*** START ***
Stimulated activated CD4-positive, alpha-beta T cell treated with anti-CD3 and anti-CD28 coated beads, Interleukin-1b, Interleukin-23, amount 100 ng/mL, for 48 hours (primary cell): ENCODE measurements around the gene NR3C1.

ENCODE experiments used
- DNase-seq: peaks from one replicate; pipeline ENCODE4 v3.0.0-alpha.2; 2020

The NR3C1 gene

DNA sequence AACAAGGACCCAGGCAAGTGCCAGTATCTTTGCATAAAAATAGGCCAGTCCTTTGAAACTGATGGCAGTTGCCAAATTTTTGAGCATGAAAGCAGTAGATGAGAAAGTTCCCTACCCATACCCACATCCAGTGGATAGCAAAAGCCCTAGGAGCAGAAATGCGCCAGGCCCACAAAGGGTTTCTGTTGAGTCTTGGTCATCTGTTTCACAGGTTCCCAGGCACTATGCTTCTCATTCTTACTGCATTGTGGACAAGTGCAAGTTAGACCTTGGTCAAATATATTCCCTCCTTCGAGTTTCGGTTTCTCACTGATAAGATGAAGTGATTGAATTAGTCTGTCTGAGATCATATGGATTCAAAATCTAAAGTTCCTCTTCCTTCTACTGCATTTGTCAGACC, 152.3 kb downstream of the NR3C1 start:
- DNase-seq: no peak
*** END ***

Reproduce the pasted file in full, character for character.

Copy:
Stimulated activated CD4-positive, alpha-beta T cell treated with anti-CD3 and anti-CD28 coated beads, Interleukin-1b, Interleukin-23, amount 100 ng/mL, for 48 hours (primary cell): ENCODE measurements around the gene NR3C1.

ENCODE experiments used
- DNase-seq: peaks from one replicate; pipeline ENCODE4 v3.0.0-alpha.2; 2020

The NR3C1 gene

DNA sequence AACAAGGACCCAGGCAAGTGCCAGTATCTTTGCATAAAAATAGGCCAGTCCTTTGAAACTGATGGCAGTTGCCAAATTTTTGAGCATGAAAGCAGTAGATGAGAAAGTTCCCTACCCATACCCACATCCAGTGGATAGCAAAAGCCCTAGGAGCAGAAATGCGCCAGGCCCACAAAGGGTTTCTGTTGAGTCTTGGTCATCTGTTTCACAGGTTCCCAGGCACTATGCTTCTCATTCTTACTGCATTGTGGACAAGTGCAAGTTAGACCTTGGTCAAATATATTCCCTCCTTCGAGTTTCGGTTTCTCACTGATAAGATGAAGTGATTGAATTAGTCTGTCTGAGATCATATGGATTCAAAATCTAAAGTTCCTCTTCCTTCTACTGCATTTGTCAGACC, 152.3 kb downstream of the NR3C1 start:
- DNase-seq: no peak